Bella Combs (‘25), another junior who doesn’t have her license yet, agreed, “There’s just no time for a driver’s ed [education] course.” 

Driving is a social activity, too. When Sofia drives with her dad, it’s a special bonding time for the two of them — side by side, facing the clogged freeway entrance into La Jolla, often chatting away to make the wait seem shorter. “Every morning [on the way] to school, we’re listening to something, we’re talking, or sometimes I’m doing homework,” Sofia described. “And on the way back home, there’s always a conversation.”


Getting Behind The Wheel

The beautiful city of La Jolla is a nightmare to drive in. Sometimes, slow drivers block traffic, and other times, there are careless drivers who speed and barely slow down at stop signs. Knowing when to press that gas pedal, turn on your signal lights, check your mirrors, brake, let other vehicles pass, and pass through yourself — there are many aspects of driving to practice and memorize. 

Jayden had recently started training with a professional driver’s course, and at first, “It was kinda nerve-wracking,” he admitted.

“You’re so used to having someone next to you to call out things, but now you’re on your own,” Eliana added. When you’re in the practicing stage after passing the permit exam, this is necessarily an instructor or a person over the age of 25. When driving solo, it’s important to be that person for yourself and to stay aware of your surroundings at all times.

“It’s scary because what if you crash the car?” Jayden commented.

The prospects of accidents are what keeps some parents reluctant to give their children that golden car key to freedom.

“Nothing too bad has happened to me,” Eliana said. She has seen many things on the road before, but they weren’t a hazard to her safety. “There’s always reckless and dangerous drivers. No matter how loud your music is, or no matter what you’re listening to, [keep your] eyes on the road, always be focused.”

“When we’re young, we’re not too sure about some stuff that we do. We’re not that responsible yet,” Jayden added.

“Whoever’s in your car, you’re responsible for their life,” Eliana said. “And you’re responsible for your own life and for the people around you in other cars.” She concluded with a Spiderman reference, “With great power comes great responsibility. Know the power you have when you drive.”


Getting Your License: The Process

If you plan to get your license when you turn 16, you should start your driver’s education course a little before turning 15 and a half years old. Your first steps begin with acquiring a provisional instruction permit, which has a minimum age requirement of 15 and a half years old, according to the official California Department of Motor Vehicles (DMV) site.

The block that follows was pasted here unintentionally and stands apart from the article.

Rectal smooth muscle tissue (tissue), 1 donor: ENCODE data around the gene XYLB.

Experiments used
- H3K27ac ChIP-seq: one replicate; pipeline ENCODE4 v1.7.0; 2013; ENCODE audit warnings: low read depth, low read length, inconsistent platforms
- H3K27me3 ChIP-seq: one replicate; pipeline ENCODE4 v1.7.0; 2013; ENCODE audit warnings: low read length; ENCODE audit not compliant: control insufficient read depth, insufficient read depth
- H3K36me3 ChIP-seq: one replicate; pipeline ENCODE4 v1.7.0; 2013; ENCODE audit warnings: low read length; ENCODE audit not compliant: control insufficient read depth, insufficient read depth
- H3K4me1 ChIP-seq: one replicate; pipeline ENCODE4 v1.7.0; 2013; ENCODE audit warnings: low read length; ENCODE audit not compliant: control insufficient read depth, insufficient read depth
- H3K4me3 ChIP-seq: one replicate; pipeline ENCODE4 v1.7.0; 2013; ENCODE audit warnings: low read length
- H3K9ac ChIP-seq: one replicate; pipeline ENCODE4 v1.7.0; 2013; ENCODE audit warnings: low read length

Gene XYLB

To get this permit, you need to take an online driver’s education course to get a “certificate of completion/enrollment.” One popular online course is Aceable. Courses, depending on your pace, can take from a few days to a couple of hours. “After taking the course, I read the handbook around two times, took a few practice tests, and then I took [the permit test] and passed,” Eliana explained. By DMV official guidelines, you must take 30 hours of driver’s education (about the length of the course). There are, however, some ways to get around this requirement and speed up your process.

After you get your certificate, you have to apply for a California Driver’s License or ID Card. Then, make an appointment with your local DMV office, where you will provide identification, pay an application fee, take your ID photo, and take the Permit Test. To pass, you must get an 80% or higher on the exam.

Once you get your permit slip, you will spend a minimum of six months practicing driving with your slip. You must have completed six hours of professional driver training and at least 50 hours of driving practice with a licensed adult driver over the age of 25 before you get your license. Once you’ve fulfilled those requirements, you can schedule an appointment at your local DMV for a driving test.


Depending on your lifestyle, you may choose to start driving as soon as possible, or you may wait. The choice is yours.

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About the Contributor
Lisa Pan
Lisa Pan, Assistant Graphics Editor
Lisa is in her second year of The Tower as a sophomore and an Assistant Graphics Editor. She loves writing articles, whether fun or serious, mainly about performing arts and entertainment recommendations. When she’s not at school or working in Los Angeles as a professional actress-singer-model, she spends her time writing novels and songs in addition to news articles somewhere in the library. And you better believe she’ll have a Harry Potter book in her backpack, an iced latte in her hand, and a smile on her face every day at school. If you ever see her around campus, feel free to stop and say hello!